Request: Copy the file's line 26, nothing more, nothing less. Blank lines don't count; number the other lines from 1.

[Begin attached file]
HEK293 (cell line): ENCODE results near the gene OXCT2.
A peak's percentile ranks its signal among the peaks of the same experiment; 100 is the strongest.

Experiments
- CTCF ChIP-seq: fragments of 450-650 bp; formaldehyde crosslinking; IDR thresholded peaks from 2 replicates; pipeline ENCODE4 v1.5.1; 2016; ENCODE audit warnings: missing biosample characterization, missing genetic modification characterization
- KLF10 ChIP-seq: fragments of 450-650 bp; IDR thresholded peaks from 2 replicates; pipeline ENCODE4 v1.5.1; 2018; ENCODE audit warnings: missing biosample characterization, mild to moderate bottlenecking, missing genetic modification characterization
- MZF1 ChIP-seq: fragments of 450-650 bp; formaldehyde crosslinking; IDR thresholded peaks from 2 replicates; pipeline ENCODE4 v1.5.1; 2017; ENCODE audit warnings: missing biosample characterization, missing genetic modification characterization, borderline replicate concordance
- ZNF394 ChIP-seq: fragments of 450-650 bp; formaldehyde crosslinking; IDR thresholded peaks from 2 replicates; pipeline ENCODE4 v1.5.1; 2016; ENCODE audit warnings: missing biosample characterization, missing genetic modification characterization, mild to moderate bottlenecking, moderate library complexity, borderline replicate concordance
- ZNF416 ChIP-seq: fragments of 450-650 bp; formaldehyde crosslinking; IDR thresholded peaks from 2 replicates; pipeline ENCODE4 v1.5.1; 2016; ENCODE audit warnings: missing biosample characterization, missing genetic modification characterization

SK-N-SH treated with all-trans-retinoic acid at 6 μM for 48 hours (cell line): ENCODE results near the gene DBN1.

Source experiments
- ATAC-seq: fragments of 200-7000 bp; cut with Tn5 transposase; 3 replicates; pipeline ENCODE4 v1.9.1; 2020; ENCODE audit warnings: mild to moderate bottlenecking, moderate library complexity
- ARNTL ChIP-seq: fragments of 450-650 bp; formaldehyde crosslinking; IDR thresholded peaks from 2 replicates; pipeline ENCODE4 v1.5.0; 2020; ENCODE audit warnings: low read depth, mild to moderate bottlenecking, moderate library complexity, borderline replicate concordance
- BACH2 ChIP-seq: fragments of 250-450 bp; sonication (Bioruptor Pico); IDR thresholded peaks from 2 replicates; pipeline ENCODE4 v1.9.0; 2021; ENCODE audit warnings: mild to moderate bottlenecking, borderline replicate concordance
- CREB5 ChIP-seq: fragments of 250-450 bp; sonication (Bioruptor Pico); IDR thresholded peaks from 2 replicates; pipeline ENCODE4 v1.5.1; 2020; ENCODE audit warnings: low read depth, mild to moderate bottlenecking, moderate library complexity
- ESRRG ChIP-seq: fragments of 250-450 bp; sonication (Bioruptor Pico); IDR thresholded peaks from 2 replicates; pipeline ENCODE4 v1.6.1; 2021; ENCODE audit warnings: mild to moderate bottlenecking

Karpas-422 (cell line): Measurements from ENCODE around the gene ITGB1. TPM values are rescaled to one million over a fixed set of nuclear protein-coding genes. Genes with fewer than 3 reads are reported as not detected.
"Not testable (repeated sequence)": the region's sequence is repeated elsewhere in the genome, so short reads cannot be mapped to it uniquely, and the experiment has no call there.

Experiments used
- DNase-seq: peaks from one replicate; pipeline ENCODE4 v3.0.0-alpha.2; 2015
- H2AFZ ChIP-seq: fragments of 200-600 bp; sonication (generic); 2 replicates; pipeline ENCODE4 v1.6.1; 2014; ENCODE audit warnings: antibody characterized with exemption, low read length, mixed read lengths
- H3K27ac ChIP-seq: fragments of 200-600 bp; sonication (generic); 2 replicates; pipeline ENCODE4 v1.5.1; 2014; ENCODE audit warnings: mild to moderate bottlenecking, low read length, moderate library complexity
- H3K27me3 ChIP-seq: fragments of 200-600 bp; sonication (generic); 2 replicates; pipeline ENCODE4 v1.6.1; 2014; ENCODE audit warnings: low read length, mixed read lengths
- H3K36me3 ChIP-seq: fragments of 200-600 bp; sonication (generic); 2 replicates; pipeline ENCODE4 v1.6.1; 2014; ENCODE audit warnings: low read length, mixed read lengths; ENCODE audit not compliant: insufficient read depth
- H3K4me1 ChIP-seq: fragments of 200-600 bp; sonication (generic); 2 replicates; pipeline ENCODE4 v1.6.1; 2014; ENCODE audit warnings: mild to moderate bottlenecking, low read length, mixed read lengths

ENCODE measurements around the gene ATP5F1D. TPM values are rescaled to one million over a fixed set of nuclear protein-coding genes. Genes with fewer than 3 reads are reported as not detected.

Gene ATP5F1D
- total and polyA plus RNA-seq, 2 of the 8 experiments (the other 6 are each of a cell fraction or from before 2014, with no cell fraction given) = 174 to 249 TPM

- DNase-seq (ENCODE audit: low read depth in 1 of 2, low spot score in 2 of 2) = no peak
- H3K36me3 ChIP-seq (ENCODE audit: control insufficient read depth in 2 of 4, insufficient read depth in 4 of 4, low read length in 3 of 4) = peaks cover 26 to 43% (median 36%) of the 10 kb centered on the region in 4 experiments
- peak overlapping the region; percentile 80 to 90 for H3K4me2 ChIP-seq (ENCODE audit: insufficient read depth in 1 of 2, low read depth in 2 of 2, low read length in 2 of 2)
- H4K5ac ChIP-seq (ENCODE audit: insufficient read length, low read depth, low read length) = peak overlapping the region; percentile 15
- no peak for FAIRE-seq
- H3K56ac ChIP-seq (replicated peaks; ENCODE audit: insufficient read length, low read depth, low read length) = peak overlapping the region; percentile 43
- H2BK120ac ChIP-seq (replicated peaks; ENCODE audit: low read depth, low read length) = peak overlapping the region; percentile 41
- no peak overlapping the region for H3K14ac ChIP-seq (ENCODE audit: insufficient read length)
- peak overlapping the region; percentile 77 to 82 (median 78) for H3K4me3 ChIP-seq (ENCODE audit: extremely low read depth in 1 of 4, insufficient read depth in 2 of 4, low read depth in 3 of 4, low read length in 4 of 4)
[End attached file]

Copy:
Gene ATP5F1D